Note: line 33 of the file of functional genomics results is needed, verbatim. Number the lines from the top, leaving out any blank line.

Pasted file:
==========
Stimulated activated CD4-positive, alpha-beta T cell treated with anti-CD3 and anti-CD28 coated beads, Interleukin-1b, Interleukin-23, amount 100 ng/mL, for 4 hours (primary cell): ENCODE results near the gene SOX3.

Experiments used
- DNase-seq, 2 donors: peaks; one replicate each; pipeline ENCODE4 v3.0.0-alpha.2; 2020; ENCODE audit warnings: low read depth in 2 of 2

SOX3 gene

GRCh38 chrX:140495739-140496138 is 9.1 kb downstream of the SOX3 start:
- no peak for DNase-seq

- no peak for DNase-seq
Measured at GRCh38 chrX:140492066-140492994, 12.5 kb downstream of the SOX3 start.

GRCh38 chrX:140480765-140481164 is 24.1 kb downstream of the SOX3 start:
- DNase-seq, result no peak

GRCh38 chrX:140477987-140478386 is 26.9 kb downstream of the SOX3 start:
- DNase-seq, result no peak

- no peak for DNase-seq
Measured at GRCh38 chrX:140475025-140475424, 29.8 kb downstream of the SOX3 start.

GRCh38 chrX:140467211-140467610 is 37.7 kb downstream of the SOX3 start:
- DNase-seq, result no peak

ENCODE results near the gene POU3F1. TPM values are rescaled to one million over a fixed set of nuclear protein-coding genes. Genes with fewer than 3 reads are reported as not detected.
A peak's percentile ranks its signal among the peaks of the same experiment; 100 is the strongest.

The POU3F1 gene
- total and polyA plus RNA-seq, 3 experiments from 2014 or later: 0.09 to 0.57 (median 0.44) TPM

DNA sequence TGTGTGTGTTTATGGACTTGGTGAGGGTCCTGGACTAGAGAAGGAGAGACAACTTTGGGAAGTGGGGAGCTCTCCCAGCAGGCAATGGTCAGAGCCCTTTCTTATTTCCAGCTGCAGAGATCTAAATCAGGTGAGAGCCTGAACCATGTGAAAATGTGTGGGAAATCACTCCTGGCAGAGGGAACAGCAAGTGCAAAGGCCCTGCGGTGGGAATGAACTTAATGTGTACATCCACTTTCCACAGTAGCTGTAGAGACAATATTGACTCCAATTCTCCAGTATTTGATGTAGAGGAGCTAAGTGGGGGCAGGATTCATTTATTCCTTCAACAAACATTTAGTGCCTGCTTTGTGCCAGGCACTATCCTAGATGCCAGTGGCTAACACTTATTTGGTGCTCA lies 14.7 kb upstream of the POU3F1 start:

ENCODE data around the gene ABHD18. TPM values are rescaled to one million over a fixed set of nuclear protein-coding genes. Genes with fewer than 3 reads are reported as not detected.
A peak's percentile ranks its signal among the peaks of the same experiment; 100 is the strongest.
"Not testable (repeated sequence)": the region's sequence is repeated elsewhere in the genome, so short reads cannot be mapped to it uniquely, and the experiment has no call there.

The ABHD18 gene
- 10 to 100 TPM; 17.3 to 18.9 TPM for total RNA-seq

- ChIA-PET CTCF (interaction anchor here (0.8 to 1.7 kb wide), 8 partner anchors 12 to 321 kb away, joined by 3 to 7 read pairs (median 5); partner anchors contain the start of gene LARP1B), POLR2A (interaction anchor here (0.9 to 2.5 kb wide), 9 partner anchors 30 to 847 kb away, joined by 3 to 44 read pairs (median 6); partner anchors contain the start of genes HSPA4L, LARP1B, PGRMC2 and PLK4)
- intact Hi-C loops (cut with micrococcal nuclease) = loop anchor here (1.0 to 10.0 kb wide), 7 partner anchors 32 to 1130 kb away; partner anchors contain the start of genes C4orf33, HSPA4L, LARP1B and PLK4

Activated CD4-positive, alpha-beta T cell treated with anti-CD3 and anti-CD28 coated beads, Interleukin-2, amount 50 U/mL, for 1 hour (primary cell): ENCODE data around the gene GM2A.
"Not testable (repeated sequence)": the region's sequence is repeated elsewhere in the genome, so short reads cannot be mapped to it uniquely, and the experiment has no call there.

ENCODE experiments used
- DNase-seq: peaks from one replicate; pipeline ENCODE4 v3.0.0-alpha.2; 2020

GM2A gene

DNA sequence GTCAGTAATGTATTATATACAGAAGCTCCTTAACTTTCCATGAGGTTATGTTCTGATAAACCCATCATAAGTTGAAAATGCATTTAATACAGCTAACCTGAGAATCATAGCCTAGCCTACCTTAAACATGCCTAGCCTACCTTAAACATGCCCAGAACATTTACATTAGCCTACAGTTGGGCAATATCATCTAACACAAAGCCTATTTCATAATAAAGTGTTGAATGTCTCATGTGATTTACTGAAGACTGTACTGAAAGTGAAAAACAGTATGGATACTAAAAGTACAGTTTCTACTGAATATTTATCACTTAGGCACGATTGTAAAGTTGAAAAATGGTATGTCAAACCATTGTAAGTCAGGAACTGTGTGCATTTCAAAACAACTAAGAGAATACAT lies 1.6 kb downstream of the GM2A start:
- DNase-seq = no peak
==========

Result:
GM2A gene